Studded blue jeans shocked the parental generation in postwar. Europe even more than in the United States, where jeans had been around for a long time as cheap, nondescript trousers, while the idea of inexpensive, robust, washable pants that could be bought in your local drugstore or supermarket was entirely foreign to Europeans. For the young people of a continent shattered by war, these jeans, like other everyday products from the United States, came to symbolize liberty, adventure, and a new start.
The second change of image – from a display of rebellion to a socially acceptable item of designer clothing – began in Europe in the late 1960s. The idea of designer jeans then went back from Europe to the United States in the 1970s. In the 1980s, a European trend centered on the fashion for 501 jeans. Trendsetters of the early 1980s had shrink-to-fit 501 Levi’s imported from the United States, some time before they became the “in” thing again in the 1900s. They were worn with Kiton sports jackets and experience English shoes. Jeans therefore became established in Europe, slowly but surely, as an indispensable part of the leisure look among well-to-do young people. It became increasingly important to have the “right” sort of jeans, and the only right sort was shrink-to-fit Levi’s 501s. In the 1980s their straight cut was in great contrast to the wide-cut trousers with front pleats that were popular at the time.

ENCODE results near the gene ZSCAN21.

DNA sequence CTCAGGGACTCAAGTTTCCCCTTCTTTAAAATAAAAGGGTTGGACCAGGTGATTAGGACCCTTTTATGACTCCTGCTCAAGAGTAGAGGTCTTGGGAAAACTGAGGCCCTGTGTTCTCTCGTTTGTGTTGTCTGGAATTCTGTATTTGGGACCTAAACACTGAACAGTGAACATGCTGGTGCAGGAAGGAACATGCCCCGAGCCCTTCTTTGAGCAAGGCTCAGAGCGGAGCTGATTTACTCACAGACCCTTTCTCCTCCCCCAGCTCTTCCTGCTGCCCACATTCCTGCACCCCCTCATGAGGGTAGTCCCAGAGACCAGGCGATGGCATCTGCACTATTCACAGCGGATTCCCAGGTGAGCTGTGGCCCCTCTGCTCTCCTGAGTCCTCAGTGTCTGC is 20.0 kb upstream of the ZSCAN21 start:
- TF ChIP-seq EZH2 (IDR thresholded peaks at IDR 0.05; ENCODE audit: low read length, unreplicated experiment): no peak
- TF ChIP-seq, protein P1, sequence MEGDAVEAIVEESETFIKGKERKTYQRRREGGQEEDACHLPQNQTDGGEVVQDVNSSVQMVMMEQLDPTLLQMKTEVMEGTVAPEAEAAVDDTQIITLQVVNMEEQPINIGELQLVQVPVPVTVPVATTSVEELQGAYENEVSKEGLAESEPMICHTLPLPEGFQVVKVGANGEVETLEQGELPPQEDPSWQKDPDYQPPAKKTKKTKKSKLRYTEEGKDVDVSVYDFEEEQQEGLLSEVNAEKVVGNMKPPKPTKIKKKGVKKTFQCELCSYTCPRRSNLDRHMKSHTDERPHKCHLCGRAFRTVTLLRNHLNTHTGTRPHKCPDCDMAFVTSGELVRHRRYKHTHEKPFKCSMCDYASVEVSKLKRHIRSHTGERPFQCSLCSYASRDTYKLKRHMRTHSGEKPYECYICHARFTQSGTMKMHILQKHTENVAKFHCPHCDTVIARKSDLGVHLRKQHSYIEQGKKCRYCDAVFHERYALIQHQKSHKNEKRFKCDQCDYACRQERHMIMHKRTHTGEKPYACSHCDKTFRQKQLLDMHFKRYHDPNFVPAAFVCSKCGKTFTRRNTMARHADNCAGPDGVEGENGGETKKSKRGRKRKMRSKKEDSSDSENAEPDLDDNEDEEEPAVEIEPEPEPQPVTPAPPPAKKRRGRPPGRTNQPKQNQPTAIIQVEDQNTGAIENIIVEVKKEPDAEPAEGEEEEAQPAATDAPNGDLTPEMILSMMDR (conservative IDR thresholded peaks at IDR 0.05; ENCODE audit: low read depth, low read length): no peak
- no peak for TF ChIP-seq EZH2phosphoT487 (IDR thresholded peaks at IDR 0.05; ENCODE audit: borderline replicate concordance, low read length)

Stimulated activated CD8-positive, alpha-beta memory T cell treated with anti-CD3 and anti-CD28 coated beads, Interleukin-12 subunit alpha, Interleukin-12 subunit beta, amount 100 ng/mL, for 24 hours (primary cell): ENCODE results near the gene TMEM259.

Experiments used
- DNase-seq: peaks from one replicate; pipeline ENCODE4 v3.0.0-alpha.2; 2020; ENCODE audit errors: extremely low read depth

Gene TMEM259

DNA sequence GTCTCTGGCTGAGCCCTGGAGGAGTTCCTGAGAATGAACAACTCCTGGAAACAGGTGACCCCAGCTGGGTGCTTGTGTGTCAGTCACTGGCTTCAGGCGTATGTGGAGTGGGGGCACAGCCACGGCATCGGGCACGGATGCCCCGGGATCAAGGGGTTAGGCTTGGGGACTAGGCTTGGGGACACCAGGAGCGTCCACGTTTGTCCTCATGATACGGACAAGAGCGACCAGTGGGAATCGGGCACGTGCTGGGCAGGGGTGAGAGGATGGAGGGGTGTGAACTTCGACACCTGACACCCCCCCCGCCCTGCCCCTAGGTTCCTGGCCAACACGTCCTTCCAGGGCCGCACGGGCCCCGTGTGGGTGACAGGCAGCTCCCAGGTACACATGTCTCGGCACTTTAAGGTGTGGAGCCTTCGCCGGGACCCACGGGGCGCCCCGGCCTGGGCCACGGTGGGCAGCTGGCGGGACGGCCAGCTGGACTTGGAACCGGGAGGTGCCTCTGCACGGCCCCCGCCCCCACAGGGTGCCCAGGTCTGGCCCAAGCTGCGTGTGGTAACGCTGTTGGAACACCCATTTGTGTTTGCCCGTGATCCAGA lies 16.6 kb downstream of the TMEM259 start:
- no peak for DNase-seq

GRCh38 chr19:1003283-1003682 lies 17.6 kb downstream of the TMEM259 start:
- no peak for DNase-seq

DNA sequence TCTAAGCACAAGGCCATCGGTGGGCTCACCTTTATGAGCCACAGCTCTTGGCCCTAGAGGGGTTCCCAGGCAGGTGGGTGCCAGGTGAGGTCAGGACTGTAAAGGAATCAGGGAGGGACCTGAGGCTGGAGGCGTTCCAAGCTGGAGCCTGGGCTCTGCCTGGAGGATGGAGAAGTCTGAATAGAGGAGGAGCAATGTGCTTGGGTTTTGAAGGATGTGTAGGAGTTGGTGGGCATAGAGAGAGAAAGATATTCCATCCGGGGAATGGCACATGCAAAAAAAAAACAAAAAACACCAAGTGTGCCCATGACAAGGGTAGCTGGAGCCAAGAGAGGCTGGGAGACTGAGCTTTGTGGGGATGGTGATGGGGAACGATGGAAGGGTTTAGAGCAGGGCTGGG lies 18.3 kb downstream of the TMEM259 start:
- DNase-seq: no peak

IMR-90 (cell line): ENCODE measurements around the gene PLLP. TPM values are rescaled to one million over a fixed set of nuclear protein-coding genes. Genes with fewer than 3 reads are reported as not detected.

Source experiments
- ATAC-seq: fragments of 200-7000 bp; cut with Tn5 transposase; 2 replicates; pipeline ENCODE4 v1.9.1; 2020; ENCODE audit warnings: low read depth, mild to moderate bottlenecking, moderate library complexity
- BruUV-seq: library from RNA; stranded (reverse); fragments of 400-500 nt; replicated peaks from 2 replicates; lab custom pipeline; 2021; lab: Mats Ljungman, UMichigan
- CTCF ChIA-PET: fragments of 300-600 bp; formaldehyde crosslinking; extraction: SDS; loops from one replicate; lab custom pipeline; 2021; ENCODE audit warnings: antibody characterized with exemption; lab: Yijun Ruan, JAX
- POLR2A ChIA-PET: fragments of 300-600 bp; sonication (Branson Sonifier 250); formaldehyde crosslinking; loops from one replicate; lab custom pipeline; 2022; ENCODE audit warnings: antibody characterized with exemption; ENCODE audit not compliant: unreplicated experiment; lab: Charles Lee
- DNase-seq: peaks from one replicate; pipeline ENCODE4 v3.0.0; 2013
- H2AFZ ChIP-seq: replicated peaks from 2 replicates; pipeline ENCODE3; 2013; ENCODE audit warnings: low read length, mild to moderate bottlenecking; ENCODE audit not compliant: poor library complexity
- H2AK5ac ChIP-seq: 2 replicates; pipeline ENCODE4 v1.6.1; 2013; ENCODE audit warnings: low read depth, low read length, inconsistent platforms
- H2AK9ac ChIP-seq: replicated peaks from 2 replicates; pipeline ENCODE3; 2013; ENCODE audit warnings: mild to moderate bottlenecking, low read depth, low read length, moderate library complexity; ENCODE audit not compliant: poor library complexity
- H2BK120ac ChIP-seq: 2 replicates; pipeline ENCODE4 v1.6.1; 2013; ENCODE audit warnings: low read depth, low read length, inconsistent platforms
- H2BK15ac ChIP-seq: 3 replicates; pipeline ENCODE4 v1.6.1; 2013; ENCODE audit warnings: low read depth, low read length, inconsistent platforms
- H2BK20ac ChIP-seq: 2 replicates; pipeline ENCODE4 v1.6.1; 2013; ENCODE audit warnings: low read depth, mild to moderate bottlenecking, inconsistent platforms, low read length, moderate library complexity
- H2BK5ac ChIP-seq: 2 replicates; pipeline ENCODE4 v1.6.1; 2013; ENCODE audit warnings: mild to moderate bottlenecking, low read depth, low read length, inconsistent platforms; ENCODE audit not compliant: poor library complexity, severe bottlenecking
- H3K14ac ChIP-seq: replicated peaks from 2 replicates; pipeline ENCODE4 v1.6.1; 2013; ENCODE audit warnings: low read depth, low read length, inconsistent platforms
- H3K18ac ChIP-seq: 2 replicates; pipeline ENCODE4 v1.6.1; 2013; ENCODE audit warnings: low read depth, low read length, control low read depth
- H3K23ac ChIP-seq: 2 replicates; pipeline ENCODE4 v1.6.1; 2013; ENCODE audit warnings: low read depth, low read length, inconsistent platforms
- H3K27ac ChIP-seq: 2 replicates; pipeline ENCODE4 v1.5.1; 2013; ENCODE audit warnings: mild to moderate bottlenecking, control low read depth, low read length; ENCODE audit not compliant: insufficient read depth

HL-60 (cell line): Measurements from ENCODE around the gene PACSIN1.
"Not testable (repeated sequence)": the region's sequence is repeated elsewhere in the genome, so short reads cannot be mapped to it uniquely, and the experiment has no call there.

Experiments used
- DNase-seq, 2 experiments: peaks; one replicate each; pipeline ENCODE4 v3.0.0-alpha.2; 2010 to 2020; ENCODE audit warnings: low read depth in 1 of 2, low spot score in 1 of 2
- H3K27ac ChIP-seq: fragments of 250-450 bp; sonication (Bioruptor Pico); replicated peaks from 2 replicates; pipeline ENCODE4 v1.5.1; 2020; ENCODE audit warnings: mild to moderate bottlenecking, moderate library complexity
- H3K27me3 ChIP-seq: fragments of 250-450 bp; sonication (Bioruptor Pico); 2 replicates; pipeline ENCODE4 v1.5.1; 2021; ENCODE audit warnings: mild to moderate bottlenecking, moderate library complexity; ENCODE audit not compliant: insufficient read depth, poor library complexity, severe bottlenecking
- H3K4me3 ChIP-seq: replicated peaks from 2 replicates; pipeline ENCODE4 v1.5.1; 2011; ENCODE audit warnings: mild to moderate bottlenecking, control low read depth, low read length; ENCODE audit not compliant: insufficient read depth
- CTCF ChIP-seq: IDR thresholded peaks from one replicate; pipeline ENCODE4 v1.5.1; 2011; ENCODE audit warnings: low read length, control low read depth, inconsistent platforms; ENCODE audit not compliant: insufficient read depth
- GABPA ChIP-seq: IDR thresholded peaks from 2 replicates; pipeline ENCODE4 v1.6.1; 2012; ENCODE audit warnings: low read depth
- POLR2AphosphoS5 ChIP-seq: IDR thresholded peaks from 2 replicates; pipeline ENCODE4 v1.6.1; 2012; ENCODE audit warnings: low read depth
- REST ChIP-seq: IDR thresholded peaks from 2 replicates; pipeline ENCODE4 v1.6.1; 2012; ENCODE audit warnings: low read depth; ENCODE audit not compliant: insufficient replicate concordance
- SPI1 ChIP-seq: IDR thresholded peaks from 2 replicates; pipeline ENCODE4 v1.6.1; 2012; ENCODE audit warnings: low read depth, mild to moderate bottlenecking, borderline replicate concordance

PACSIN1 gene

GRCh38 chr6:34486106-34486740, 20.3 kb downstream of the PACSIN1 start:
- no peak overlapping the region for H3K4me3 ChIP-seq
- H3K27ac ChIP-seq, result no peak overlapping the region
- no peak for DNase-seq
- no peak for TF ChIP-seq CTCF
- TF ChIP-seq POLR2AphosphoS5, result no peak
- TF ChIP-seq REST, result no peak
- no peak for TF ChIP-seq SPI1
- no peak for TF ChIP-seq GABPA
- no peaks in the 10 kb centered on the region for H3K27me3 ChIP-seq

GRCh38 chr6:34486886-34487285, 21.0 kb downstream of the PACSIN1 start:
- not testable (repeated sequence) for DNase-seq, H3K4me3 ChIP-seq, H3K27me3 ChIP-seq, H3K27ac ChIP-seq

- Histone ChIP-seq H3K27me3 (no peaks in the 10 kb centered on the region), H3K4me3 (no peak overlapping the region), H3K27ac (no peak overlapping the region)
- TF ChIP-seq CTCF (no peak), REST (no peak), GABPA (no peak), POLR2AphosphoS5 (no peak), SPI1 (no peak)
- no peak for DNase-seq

By the early 1990s the excitement over jeans had died down to some extent and for a while they fell out of fashion. They no longer had a place even in the gray world of fashion. But as so often happens, this trend was reversed and by the beginning of the new millennium jeans were back in favor. The attractions of unwashed dark blue denim were suddenly rediscovered. The old looms that had produced denim fabrics were dusted off and brought back into service. Designers combed through their archives in search of original models and revived them as part of vintage collections. Jeans were suddenly more expensive than ever before and the words “red selvage” were on everyone’s lips. This term refers to the red selvage edge on old denim materials, which was visible when the hem of the original jeans was turned up. Suddenly, this feature was just as important a detail to fashion experts as hand-sewn buttonholes on their shirts.